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Noisy neighbor? - WCAX.COM Local Vermont News, Weather and Sports-

Noisy neighbor?

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MONTPELIER, Vt. -

From Georgia Mountain to Lowell and Sheffield further to the north, the outcry from some neighbors has been deafening. They complained of the noise sounding like jets going overhead.

A public hearing Wednesday was billed as a way to help the Public Service Board develop a new process to re-evaluate noise levels at all utilities. But for the majority, wind was front and center.

"There are a lot of people in this room who are living with the problems, who have filed complaints with the board and have not even received a response," said Annette Smith of Vermonters for a Clean Environment.

"I'd like to see a more consistent monitoring of noise levels," said Keith Ballek of Sheffield.

"When Kevin McGrath drives up Farm Road and sees the wind blowing in the direction of his home, that means he's going to have a bad night," said Kevin McGrath of Lowell.

The Public Service Board has considered complaints from all three projects. But in most, cases utilities insist they are operating in compliance and that the objections are coming from a vocal minority.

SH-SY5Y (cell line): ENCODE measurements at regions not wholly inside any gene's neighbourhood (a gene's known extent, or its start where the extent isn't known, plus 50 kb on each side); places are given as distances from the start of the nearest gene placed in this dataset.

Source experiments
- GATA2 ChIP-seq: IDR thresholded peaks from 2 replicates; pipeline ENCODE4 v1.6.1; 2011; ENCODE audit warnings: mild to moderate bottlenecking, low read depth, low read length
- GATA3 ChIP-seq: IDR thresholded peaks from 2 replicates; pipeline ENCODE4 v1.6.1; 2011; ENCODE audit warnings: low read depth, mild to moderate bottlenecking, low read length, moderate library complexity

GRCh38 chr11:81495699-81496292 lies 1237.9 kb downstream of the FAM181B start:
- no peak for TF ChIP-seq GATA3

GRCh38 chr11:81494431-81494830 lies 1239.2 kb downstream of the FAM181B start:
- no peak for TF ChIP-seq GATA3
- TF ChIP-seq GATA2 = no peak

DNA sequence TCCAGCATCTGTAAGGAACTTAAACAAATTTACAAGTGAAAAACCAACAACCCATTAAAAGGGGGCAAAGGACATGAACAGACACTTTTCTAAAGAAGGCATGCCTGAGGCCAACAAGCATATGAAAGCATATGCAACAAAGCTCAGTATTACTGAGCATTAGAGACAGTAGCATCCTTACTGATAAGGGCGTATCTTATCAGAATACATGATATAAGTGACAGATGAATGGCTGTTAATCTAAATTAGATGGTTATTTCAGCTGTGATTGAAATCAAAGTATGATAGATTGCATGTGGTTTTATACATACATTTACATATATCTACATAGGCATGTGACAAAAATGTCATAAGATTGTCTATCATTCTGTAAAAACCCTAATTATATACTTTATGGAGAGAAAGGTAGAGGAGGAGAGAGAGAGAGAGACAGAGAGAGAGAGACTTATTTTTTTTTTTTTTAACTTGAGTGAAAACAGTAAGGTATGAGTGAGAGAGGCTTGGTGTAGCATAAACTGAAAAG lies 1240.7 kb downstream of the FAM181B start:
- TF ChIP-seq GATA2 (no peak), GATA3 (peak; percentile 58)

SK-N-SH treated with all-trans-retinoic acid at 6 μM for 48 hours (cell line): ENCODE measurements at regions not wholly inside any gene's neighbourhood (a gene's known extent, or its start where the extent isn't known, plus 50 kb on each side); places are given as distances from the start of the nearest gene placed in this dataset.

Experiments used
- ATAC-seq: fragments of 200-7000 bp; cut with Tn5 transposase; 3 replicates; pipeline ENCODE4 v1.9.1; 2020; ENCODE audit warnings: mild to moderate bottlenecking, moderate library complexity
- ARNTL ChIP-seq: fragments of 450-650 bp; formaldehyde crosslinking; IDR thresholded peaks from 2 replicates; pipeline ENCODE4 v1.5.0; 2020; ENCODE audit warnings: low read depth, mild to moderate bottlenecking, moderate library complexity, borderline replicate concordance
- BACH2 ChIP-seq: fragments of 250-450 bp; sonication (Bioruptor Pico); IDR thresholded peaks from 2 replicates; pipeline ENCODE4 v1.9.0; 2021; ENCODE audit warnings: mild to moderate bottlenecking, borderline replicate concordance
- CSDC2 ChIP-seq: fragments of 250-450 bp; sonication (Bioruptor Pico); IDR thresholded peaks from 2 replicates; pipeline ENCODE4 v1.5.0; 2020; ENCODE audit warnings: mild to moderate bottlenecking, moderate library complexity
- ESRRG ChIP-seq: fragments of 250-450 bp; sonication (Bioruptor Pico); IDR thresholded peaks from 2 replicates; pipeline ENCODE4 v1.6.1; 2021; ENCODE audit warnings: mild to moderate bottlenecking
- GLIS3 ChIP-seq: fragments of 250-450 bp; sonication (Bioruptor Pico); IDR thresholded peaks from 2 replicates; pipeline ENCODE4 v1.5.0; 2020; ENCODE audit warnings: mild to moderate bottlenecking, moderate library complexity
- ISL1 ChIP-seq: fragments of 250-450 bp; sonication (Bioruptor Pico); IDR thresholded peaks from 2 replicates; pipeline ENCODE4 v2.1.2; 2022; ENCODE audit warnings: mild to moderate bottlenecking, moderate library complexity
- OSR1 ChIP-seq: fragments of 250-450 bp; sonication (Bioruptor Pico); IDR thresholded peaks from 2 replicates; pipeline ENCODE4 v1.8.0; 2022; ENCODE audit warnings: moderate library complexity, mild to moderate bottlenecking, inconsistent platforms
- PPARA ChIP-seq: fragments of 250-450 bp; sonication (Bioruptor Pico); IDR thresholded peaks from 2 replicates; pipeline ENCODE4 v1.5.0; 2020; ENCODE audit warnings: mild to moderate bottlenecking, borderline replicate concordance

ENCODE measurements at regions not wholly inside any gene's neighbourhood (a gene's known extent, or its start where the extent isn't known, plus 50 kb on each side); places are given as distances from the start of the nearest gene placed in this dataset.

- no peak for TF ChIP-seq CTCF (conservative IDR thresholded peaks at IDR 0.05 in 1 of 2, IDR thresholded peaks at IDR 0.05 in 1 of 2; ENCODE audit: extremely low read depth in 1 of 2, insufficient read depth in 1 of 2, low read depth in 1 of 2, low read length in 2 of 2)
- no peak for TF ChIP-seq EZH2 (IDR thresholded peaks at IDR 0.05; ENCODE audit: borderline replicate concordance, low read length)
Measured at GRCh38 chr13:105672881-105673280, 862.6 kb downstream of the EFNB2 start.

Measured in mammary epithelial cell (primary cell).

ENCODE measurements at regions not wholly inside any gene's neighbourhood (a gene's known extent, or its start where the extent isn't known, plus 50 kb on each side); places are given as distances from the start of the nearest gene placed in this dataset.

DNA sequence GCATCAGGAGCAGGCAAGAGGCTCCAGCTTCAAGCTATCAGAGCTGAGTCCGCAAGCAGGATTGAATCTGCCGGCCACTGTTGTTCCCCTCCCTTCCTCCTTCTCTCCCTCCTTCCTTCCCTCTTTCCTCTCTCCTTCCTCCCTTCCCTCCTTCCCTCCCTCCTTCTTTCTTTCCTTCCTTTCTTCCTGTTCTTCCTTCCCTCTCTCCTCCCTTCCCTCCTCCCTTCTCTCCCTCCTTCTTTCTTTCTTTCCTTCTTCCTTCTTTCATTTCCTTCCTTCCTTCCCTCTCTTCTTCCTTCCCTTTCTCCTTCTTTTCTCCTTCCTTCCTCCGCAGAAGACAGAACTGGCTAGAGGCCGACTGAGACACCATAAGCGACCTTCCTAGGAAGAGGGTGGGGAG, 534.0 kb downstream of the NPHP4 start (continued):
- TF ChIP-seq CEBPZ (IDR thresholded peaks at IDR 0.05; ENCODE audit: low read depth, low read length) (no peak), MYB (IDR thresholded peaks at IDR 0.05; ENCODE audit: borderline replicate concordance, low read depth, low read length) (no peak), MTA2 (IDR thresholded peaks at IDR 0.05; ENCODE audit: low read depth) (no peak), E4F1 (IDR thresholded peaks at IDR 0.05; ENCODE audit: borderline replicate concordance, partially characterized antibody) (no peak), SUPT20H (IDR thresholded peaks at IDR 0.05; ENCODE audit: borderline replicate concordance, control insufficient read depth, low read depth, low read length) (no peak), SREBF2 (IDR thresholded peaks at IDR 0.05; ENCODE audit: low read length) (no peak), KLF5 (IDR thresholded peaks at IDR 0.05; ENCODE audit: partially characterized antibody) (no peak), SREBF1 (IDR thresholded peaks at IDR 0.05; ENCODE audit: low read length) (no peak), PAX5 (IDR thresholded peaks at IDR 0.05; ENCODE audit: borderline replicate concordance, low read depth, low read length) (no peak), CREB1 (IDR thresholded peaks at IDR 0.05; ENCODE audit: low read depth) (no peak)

The board has used World Health Organization standards to set noise levels. The question before them-- is that standard enough?

"Does Quality of Life factor into what we should be doing here?" said John Burke of the Public Service Board.

"I'm not aware that the concept of quality of life has risen to become a standard or a measure," said Peter Zamore of Green Mountain Power.

Utilities insist decisions about sound levels need to be based on peer-reviewed science.

"There is a wide variety of opinions in terms of what the science shows. We would submit that the Department of Health take a central role in this proceeding," Zamore said.

Vermont health officials told lawmakers last session from their review of the literature, as well as research by a number of other states, they can find no evidence that turbines cause health problems.

One of the biggest points of contention-- if the board ends up developing new noise standards, utilities insist they should not apply to existing projects.

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